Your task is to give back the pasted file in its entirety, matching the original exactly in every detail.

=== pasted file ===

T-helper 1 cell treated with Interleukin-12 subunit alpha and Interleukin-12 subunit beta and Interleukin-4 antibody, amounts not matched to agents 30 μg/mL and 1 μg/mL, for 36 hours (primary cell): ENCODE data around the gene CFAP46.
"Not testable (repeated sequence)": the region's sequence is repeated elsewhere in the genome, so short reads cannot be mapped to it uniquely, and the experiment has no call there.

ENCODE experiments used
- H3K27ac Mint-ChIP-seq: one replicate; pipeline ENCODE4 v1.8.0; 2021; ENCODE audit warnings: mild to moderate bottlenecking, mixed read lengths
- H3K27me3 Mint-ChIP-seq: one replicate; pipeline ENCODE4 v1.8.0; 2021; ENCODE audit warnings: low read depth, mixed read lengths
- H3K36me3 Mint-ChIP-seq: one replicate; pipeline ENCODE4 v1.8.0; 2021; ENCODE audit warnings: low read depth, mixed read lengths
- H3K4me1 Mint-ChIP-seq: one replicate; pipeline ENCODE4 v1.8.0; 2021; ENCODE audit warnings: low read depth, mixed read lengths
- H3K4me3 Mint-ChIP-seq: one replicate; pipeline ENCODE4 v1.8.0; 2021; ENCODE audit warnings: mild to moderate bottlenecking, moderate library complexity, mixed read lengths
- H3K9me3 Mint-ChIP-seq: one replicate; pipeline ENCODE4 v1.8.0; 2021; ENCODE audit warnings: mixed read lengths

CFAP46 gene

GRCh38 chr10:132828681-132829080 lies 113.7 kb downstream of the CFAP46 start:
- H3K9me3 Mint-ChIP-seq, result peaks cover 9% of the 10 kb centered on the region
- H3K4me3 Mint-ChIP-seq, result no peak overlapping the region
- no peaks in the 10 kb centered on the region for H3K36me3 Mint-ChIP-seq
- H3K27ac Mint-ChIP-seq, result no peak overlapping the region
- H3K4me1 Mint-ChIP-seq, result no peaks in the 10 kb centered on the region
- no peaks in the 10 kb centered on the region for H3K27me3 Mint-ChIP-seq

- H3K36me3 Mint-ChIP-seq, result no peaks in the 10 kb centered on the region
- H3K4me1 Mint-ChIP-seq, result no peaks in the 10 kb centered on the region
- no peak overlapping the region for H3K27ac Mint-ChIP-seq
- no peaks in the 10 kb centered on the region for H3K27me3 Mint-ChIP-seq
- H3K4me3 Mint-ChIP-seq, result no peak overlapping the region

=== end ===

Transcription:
T-helper 1 cell treated with Interleukin-12 subunit alpha and Interleukin-12 subunit beta and Interleukin-4 antibody, amounts not matched to agents 30 μg/mL and 1 μg/mL, for 36 hours (primary cell): ENCODE data around the gene CFAP46.
"Not testable (repeated sequence)": the region's sequence is repeated elsewhere in the genome, so short reads cannot be mapped to it uniquely, and the experiment has no call there.

ENCODE experiments used
- H3K27ac Mint-ChIP-seq: one replicate; pipeline ENCODE4 v1.8.0; 2021; ENCODE audit warnings: mild to moderate bottlenecking, mixed read lengths
- H3K27me3 Mint-ChIP-seq: one replicate; pipeline ENCODE4 v1.8.0; 2021; ENCODE audit warnings: low read depth, mixed read lengths
- H3K36me3 Mint-ChIP-seq: one replicate; pipeline ENCODE4 v1.8.0; 2021; ENCODE audit warnings: low read depth, mixed read lengths
- H3K4me1 Mint-ChIP-seq: one replicate; pipeline ENCODE4 v1.8.0; 2021; ENCODE audit warnings: low read depth, mixed read lengths
- H3K4me3 Mint-ChIP-seq: one replicate; pipeline ENCODE4 v1.8.0; 2021; ENCODE audit warnings: mild to moderate bottlenecking, moderate library complexity, mixed read lengths
- H3K9me3 Mint-ChIP-seq: one replicate; pipeline ENCODE4 v1.8.0; 2021; ENCODE audit warnings: mixed read lengths

CFAP46 gene

GRCh38 chr10:132828681-132829080 lies 113.7 kb downstream of the CFAP46 start:
- H3K9me3 Mint-ChIP-seq, result peaks cover 9% of the 10 kb centered on the region
- H3K4me3 Mint-ChIP-seq, result no peak overlapping the region
- no peaks in the 10 kb centered on the region for H3K36me3 Mint-ChIP-seq
- H3K27ac Mint-ChIP-seq, result no peak overlapping the region
- H3K4me1 Mint-ChIP-seq, result no peaks in the 10 kb centered on the region
- no peaks in the 10 kb centered on the region for H3K27me3 Mint-ChIP-seq

- H3K36me3 Mint-ChIP-seq, result no peaks in the 10 kb centered on the region
- H3K4me1 Mint-ChIP-seq, result no peaks in the 10 kb centered on the region
- no peak overlapping the region for H3K27ac Mint-ChIP-seq
- no peaks in the 10 kb centered on the region for H3K27me3 Mint-ChIP-seq
- H3K4me3 Mint-ChIP-seq, result no peak overlapping the region